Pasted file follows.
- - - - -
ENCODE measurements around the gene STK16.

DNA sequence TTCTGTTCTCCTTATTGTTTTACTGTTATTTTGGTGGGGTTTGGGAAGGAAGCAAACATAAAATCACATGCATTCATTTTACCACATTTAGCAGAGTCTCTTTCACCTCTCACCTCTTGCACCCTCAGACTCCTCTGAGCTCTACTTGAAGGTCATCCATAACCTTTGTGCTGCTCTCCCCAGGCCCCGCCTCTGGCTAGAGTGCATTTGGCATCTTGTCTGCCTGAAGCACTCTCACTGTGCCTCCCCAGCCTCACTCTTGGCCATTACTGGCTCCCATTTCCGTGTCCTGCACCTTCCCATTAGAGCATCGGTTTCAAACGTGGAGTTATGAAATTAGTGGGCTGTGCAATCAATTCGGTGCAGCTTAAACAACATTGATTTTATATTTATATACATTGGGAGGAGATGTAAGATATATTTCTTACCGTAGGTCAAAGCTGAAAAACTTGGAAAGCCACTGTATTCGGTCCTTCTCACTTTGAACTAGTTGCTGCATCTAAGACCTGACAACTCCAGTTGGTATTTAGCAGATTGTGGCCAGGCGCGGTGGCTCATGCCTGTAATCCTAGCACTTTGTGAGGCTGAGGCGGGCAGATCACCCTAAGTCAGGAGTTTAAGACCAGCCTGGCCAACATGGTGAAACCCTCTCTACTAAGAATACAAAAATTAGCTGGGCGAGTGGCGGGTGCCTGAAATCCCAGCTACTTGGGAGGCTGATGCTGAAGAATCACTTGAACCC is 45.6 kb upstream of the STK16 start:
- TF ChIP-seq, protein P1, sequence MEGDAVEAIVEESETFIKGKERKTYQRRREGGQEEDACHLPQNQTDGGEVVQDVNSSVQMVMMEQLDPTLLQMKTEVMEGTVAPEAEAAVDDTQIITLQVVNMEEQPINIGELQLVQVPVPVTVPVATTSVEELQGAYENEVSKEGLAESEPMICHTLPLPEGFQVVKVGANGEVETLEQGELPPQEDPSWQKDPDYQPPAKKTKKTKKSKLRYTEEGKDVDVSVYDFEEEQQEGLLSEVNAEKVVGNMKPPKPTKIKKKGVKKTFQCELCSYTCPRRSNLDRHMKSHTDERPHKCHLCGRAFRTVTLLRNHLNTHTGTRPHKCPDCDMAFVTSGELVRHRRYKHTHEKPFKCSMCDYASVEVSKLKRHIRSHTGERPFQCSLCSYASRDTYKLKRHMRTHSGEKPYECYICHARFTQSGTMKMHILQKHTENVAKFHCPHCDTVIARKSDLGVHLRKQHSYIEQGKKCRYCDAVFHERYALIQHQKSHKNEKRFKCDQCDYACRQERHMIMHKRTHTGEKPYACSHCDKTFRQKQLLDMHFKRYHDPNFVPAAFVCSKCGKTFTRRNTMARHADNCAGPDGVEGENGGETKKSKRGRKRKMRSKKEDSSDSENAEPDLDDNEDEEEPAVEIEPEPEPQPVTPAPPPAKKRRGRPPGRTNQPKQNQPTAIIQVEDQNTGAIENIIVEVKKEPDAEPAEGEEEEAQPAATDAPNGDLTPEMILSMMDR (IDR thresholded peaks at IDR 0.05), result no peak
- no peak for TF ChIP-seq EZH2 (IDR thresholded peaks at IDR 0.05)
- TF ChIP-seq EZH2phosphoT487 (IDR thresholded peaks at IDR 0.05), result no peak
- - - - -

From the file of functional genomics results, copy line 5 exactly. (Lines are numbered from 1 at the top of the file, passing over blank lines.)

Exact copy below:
- TF ChIP-seq EZH2phosphoT487 (IDR thresholded peaks at IDR 0.05), result no peak